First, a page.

Many of you know how passionate I am about preserving rare breeds of sheep, hence part of my decision to raise Lincoln Longwools. The Livestock Conservancy is an amazing organization dedicated to preserving endangered livestock breeds from extinction. The Lincoln Longwool is listed as "threatened" by this organization.
The Livestock Conservancy currently has an awesome initiative to encourage fiber artists to use wool from the 22 sheep breeds on the Conservation Priority List. The Shave 'Em to Save 'Em campaign began in January and will run for three years. The campaign encourages fiber artists to buy and use the fiber from breeds on its Conservation Priority list in a project. This can include spinning, knitting, felting or other fiber arts. When you purchase wool from a producer who is registered with the campaign, you will receive a sticker to put into your "passport". You earn prizes for using 5, 10 or 15 breeds, and more importantly, you are helping to increase the commercial and financial viability of raising rare and heritage breeds. To find the rules in the files section, along with announcements and discussion, visit their Facebook Page, Ravelry Page, or visit www.rarewool.org!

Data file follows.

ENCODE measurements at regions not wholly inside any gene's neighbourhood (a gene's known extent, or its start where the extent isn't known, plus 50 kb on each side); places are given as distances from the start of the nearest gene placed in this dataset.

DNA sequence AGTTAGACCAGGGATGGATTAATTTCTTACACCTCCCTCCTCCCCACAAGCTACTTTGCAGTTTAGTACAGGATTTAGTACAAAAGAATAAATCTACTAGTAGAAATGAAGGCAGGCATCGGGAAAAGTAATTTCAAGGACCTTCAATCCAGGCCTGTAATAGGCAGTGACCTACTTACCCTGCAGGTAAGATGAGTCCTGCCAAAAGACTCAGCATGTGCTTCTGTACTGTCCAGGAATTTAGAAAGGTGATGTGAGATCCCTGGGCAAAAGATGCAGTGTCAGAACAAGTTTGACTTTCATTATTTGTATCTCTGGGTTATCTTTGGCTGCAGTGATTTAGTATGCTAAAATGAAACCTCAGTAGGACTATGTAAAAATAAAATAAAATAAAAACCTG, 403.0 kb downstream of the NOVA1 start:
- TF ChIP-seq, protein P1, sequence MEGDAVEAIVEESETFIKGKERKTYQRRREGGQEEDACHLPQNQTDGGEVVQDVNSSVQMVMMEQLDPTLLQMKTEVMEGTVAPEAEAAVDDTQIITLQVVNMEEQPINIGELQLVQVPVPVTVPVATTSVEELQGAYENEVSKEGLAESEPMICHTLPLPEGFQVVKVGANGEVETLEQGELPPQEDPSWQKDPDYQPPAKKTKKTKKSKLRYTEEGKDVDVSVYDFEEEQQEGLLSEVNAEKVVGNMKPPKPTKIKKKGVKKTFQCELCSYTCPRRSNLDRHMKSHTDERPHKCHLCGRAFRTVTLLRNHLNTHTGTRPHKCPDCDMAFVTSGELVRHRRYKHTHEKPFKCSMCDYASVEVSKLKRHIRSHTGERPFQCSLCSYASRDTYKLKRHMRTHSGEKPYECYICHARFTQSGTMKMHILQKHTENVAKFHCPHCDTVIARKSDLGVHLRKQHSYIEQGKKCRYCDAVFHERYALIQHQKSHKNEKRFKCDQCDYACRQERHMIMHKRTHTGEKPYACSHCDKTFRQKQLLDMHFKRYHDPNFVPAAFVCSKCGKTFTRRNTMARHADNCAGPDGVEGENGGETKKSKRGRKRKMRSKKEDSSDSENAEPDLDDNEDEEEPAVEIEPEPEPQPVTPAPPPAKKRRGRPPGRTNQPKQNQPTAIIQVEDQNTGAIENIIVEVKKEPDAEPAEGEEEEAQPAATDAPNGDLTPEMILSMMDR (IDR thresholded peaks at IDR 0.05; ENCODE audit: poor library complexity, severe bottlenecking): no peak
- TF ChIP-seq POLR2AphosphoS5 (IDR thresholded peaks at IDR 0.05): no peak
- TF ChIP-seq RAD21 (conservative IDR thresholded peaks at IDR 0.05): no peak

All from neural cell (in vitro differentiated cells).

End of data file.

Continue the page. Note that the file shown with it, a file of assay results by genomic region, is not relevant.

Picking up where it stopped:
Here's how you can participate:
1) Sign up as a Fiber Artist at www.rarewool.org
2) Buy wool from rare breed Fiber Providers and get a sticker in their “passport"
3) Share pictures of their projects on Facebook and/or Ravelry
4) Earn great prizes!
I am registered as a fiber producer with the campaign, already have my stickers for you and am ready to ship you gorgeous rare breed wool! I hope all of your fiber artists out there consider supporting rare breeds and participate in this great opportunity.
Emmaline Long, main owner of Orchard View Farm, has a passion for Lincoln sheep and loves educating others about her breed and farm, She currently serves as the Vice President of the National Lincoln Breeders Association. Emmaline has a passion for all things agriculture and currently works a "real job" as an agronomist for a large crop farm in western NY.
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